Lasagne is a lightweight library to build and train neural networks in Theano. Pragmatism and transparency are two of its main design goals. It’s supposed to help you build networks with Theano, not on top of it, so it doesn’t hide Theano behind abstractions.
Lasagne grew out of my internship at Spotify and my code for the Galaxy Challenge on Kaggle (see below as well). The core development team consists of Daniel Nouri, Jan Schlüter, Colin Raffel, Aäron van den Oord, Eric Battenberg, Eben Olson, Søren Kaae Sønderby and myself.
Kaggle plankton classification solution
Six of my colleagues and I won the first edition of the National Data Science Bowl on Kaggle, where the goal was to classify grayscale images of plankton according to species.
We used convolutional neural networks with architectures inspired by OxfordNet, and used some tricks to exploit the rotation invariance properties of the images. More information about our approach can be found in this blogpost. Documentation is also available in the GitHub repository.
Weighted matrix factorization
I spent some time implementing the weighted matrix factorization (WMF) algorithm by Hu, Koren and Volinsky (Collaborative filtering for implicit feedback datasets, ICDM 2008) both with numpy/scipy and with Theano. The Theano version ended up being hard to optimize, in most cases the numpy/scipy version is actually faster. Both implementations were not thoroughly tested and are not guaranteed to be correct. Use them at your own risk!
Kaggle galaxy challenge solution
I used convolutional neural networks and incorporated the rotation invariance of the images into the network architecture. I also used lots of data augmentation. More information about my approach can be found in this blogpost. Documentation is also available in the GitHub repository.
Morb is a toolbox for building and training Restricted Boltzmann Machine (RBM) models in Theano. It is intended to be modular, so that a variety of different models can be built from their elementary parts. A second goal is for it to be extensible, so that new algorithms and techniques can be plugged in easily.
RBM implementations typically focus on one particular aspect of the model; for example, one implementation supports softmax units, another supports a different learning algorithm like fast persistent contrastive divergence (FPCD), yet another has convolutional weights, … but finding an implementation of a convolutional softmax-RBM trained with FPCD is a lot more challenging :)
With Morb, I tried to tackle this issue by separating the implementation of different unit types, different parameterisations and different learning algorithms. That way, they all can be combined with each other, and using multiple unit types and parameter types together in a single model is also possible.
I am no longer working on this since I’m not really using RBMs in my research anymore.
Kaggle whale detection challenge solution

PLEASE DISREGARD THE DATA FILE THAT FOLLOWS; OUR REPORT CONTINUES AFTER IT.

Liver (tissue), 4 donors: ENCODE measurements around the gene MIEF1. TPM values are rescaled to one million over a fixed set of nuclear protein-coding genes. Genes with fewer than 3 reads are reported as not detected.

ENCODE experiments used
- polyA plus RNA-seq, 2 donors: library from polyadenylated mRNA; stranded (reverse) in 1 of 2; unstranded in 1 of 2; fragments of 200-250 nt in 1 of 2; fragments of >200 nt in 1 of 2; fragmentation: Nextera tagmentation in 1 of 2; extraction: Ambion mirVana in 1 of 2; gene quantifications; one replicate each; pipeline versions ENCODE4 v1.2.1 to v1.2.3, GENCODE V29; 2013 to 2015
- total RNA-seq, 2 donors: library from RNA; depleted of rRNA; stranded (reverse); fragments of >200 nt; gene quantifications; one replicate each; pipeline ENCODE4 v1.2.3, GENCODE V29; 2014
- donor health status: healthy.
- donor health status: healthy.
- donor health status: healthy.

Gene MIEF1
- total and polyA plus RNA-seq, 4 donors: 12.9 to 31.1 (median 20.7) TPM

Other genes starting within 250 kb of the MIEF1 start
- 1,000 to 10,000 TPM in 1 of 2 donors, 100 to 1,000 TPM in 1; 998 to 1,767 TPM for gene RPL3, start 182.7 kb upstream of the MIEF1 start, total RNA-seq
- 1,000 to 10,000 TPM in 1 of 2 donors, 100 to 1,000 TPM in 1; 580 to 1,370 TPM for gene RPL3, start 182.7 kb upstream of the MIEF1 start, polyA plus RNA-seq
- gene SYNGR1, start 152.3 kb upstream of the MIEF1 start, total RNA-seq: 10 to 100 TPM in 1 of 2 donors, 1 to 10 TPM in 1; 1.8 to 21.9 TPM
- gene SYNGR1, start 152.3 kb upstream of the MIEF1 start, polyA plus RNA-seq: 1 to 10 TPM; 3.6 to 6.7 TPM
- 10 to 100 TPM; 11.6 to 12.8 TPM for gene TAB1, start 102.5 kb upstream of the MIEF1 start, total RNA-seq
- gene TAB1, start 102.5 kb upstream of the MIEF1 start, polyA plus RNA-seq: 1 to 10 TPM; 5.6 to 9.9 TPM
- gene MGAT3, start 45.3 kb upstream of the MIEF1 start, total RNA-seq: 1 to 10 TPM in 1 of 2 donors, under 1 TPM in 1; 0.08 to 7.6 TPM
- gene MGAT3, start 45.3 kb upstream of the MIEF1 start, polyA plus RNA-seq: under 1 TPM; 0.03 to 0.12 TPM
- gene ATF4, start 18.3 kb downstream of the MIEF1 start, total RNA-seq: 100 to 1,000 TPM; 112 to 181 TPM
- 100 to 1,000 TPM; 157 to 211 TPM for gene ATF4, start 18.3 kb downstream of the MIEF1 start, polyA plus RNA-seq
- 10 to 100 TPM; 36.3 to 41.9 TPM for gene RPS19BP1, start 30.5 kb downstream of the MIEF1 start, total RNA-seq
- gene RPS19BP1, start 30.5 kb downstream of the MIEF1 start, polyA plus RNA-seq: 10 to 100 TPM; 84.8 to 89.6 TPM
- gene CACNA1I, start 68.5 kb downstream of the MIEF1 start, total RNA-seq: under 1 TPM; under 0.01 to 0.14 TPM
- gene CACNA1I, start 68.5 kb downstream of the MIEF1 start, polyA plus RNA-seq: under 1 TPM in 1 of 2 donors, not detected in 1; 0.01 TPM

In 2013 there was a whale detection challenge on Kaggle which I participated in. The goal was to detect right whale calls in underwater recordings.
I got started very late, so I only had a few days to spend on this, which influenced my choice of approach: I went with a solution based on unsupervised feature learning with the spherical K-means algorithm, because it’s very fast.
I was able to train a single model and do predictions with it in about half an hour, which allowed me to train a large number of these models in a random parameter search, which I had running continuously on a bunch of computers. My final solution, which got me to the 8th spot in the ranking, was an average of about 30 of these models.
The processing pipeline is roughly as follows:
- 2x downsampling: high frequencies are not relevant for this problem, so this helped to reduce the dimensionality of the input.
- Spectrogram extraction: I extracted spectrograms with a linear frequency scale using matplotlib’s ‘specgram’ function, and then applied logarithmic scaling of the form f(x) = log(1 + C*x), where C is a parameter that was included in the random search.
- Local normalisation: for this step, the spectrograms were treated as images and local contrast normalisation was applied, to account for differences in volume (sometimes the noise in the samples was much louder than the whale call).
- Patch extraction and whitening: a bunch of patches were extracted from the spectrograms to learn features from them. They were first PCA-whitened.
- Feature learning: features were learnt on the whitened patches using the spherical K-means algorithm.
- Feature extraction: the features learnt from patches were convolved with the spectrograms, and then the output of this convolution was max-pooled across time and frequency, so that an output would be active if the feature was detected anywhere in the spectrogram.
- Classifier training: finally, a classifier was trained on these features. I tried SVMs, random forests and gradient boosting machines. I got the best results with random forests in the end (also taking in account execution time, because it had to be fast).
Hyperparameters for all these steps were optimised in a big random search. At the end I also added a bias to the predictions because it was discovered that the recordings were chronologically ordered. Exploiting this information gave another small score boost.